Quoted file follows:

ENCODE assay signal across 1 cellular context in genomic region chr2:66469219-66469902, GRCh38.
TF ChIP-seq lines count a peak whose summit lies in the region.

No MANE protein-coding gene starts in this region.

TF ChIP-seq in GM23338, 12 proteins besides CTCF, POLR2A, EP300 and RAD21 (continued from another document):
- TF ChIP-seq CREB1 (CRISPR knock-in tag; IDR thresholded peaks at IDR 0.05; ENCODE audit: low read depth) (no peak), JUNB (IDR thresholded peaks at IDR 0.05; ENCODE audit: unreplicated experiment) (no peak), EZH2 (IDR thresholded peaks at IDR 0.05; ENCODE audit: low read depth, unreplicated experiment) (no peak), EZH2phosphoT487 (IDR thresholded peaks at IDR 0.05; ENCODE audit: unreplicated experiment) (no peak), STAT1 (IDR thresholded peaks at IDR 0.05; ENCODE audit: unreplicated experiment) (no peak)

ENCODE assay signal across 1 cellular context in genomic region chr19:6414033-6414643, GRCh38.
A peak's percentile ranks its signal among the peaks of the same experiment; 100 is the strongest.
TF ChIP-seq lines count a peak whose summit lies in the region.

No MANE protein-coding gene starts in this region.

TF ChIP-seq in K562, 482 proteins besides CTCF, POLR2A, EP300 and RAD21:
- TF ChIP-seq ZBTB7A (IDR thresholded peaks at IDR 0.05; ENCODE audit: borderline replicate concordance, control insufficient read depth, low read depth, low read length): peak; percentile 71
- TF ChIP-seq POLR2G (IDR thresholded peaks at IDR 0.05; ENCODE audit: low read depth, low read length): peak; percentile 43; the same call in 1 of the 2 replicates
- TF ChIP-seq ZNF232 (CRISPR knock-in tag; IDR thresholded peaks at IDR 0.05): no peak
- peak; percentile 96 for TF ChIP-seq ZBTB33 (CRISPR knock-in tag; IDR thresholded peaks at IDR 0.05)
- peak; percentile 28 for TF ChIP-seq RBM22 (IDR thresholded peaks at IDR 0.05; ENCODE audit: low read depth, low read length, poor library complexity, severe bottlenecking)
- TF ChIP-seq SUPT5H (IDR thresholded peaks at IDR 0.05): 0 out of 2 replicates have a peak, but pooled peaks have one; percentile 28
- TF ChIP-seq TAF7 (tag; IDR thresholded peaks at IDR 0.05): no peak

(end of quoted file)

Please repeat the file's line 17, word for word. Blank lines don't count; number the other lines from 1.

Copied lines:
- TF ChIP-seq TAF7 (tag; IDR thresholded peaks at IDR 0.05): no peak